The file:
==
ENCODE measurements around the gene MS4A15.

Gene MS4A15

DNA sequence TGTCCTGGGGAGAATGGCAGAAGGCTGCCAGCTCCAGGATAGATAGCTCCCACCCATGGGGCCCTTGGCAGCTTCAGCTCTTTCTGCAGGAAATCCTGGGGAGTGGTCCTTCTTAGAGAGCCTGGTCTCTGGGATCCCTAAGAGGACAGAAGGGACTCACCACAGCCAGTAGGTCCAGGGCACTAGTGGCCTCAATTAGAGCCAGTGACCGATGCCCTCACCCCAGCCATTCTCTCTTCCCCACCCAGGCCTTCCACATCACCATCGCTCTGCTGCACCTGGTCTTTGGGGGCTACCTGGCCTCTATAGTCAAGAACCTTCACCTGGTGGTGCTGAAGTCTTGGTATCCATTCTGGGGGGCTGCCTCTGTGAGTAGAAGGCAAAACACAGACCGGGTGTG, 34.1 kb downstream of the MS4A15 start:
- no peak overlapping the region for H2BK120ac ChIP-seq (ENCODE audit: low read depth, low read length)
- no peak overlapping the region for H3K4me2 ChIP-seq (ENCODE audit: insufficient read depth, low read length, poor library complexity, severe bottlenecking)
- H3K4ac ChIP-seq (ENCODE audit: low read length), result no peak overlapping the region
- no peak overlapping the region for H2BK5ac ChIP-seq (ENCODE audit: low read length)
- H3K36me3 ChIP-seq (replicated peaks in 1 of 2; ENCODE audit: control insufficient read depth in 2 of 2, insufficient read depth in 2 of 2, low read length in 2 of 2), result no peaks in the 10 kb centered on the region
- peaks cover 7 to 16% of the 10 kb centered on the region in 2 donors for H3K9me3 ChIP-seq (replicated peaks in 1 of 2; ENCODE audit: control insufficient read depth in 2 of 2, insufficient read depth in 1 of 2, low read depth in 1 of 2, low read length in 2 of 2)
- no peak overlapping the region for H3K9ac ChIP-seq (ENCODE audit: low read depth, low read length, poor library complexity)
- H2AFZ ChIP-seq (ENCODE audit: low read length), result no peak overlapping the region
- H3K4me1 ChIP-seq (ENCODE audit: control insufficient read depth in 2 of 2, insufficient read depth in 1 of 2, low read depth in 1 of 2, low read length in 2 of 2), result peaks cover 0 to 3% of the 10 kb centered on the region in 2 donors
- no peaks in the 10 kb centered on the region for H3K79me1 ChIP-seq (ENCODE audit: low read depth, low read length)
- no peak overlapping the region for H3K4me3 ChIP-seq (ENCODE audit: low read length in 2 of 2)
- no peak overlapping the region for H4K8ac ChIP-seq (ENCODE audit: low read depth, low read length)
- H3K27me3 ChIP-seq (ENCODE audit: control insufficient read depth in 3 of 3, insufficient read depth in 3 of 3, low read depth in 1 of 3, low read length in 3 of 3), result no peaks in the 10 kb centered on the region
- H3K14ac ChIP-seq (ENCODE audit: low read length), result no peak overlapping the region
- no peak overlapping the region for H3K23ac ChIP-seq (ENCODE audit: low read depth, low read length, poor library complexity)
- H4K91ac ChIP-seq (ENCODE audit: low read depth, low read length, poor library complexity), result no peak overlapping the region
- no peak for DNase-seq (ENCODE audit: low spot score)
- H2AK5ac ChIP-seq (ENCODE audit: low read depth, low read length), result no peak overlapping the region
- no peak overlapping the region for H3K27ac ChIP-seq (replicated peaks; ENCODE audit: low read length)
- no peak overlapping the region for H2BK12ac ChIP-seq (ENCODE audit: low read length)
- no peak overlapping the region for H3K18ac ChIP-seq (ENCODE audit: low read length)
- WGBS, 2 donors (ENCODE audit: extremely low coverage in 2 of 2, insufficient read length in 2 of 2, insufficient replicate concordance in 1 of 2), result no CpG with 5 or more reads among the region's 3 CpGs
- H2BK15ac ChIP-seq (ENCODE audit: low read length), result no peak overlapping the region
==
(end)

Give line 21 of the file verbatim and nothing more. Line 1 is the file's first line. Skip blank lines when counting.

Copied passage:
- H2AK5ac ChIP-seq (ENCODE audit: low read depth, low read length), result no peak overlapping the region